Cornell stuns women's hockey at Frozen Four

Cornell University’s sophomore Catherine White sweeps the puck under sophomore goaltender Hillary Paddenden to seal the 3-2 overCornell University’s sophomore Catherine White sweeps the puck under sophomore goaltender Hillary Paddenden to seal the 3-2 overThis one stung.

Mercyhurst’s women’s hockey team ended its season with a 3-2 loss to Cornell University Friday night at the University of Minnesota’s Ridder Arena in the NCAA semifinals.

This year’s early exit from the Frozen Four came on the heels of 2009’s 5-0 loss to Wisconsin in the championship game at Boston.

But the loss to Cornell was much different, and arguably more bitter, for the Lakers.

Mercyhurst came into the Frozen Four as the No. 1 seed, having earned the nation’s top ranking for nearly 20 total weeks during the season and carrying a 30-2-3 overall record.

On paper, the Lakers appeared impenetrable.

At the 6:30 mark of Friday’s first period, though, Cornell freshman defenseman Laura Fortino poked the first hole in Mercyhurst’s defense when she popped a rebound past Hillary Pattenden for a 1-0 Big Red lead.

“I think we had a lot of nerves going into it and were bobbling pucks,” junior forward Jesse Scanzano said.

Because of nerves or for any other reason, in its most important game of the season, Mercyhurst came out flat for much of the first period. Cornell won the battle in shots on goal, 13-7, and, most importantly, held the country’s top offense scoreless.

“They were definitely pressuring really hard,” Scanzano said.

One Laker line woke up during the second period.

Junior Kylie Rossler scored, unassisted, near the game’s midway point to tie the game at one.

“The (Meghan) Corbett-Rossler line played unbelievably tonight, getting two huge goals and really helping us get momentum back,” junior forward Vicki Bendus said.

Two minutes later, Rossler fed linemate Corbett a centering pass from the boards.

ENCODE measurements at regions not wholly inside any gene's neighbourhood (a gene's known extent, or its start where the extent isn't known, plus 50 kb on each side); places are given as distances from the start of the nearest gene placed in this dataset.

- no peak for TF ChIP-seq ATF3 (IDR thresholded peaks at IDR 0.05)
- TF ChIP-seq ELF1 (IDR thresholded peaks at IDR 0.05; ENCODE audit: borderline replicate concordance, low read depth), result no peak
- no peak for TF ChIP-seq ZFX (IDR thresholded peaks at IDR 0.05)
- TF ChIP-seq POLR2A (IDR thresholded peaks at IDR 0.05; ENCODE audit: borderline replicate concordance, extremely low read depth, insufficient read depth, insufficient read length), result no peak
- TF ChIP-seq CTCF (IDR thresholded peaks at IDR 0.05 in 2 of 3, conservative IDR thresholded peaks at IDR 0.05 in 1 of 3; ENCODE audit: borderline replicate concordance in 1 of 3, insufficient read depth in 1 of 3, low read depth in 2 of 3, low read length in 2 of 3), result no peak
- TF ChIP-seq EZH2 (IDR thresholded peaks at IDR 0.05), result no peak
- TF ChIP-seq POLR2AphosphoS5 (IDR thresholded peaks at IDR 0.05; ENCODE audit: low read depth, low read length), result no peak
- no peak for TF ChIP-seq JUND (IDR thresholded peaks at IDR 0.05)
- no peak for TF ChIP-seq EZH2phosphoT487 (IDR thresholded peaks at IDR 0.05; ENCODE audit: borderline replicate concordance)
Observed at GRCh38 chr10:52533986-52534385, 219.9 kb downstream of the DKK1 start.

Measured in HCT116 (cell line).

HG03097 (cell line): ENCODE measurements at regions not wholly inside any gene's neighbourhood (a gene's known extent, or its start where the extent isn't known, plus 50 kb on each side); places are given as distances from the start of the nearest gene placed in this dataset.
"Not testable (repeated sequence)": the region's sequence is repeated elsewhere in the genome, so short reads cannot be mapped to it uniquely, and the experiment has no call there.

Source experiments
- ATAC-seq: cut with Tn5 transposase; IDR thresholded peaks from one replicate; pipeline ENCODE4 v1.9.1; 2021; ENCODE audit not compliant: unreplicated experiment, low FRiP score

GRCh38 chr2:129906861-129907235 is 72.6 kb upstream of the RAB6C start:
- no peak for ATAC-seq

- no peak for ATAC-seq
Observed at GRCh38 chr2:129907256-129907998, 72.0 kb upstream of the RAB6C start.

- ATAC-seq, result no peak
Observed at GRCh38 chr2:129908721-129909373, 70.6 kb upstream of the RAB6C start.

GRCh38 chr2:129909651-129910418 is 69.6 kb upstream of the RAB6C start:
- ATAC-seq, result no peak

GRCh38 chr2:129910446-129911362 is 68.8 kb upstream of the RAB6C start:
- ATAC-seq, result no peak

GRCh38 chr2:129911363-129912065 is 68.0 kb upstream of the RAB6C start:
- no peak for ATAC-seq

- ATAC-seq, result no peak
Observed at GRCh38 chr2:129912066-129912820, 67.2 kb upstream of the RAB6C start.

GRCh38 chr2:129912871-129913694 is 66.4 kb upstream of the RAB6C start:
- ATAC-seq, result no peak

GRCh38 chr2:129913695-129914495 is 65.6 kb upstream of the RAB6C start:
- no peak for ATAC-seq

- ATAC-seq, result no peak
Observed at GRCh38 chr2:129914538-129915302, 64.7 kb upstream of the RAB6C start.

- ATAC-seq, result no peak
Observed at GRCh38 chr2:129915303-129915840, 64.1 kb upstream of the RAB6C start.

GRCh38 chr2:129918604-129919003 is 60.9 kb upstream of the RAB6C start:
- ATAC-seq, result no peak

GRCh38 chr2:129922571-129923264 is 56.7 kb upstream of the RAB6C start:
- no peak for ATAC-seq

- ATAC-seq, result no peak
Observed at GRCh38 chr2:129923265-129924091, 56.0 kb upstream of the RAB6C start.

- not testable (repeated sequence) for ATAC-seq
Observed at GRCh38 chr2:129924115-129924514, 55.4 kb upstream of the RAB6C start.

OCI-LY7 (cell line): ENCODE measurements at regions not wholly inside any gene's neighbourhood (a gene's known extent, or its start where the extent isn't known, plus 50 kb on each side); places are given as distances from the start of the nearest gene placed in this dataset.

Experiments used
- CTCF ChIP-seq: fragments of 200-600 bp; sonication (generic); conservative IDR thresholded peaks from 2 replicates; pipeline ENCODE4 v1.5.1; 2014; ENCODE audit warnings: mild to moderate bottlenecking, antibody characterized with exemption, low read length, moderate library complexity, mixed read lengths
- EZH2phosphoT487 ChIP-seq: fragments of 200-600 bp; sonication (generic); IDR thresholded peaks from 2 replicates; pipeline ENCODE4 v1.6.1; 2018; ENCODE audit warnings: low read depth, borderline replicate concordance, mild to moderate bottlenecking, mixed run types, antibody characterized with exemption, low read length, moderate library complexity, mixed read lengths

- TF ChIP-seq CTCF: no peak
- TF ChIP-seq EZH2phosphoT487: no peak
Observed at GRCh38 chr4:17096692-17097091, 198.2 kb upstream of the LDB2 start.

With just two goals coming into the game, the sophomore from Winnipeg, Manitoba, seemed an unlikely hero to give her team its most important lead of the season. But Corbett did just that, one-timing Rossler’s pass past Cornell goaltender Amanda Mazzotta.

Both teams clamped down defensively in the third period. Cornell and Mercyhurst took just nine total shots.

Junior Karlee Overguard’s point-blank attempt was the only one that mattered for Cornell, as she tied the game with 13 minutes remaining.

That shot would ultimately save Cornell’s season and help to send Mercyhurst home a day early.

Junior Ashley Cockell received an elbowing minor with two minutes and 59 seconds remaining in regulation, effectively ending any chance of a late Laker game-winner.

With help from her teammates on the Mercyhurst penalty kill, which held Cornell scoreless in six man-advantage attempts, Cockell escaped from the box with the score still 2-2.

“They (this year’s team) kind of fly by the seat of their pants,” Mercyhurst coach Michael Sisti said. “They have been sloppy from time to time.”

With just under seven minutes to play in the first overtime, Cornell capitalized on a Laker defensive lapse during a 2-on-1.

As Cornell’s Amber Overguard ran interference on Mercyhurst’s lone defenseman, freshman Samantha Watt, Catherine White streaked toward Pattenden and went to the backhand.

The Laker goaltender denied White’s first attempt with her left pad, one of 27 total saves.

“The puck hit Pattenden and it just seeped out there,” White said.

And just before Corbett could clear the puck from the crease, White swept it under a sprawling Pattenden for the win.

“I can’t even explain the emotion I had…to beat the number one ranked team in the country,” she said.

After a short video review, officials confirmed the goal.

“No one wants their season to end this way,” Scanzano said. “It definitely wasn’t our best game. Game’s over now, you know, so nothing you can do.”

Cornell went on to lose Sunday’s title game to Minnesota Duluth, 3-2, in triple overtime.

While Mercyhurst’s loss hurts, each of the Lakers appears ready to use this stunning ending as motivation to finally capture a championship at the 2011 Frozen Four, which they will host at Tullio Arena.

“If (this loss) is what it takes for us to learn a lesson to be successful next year,” Bendus said, “then I guess it will be worth it.”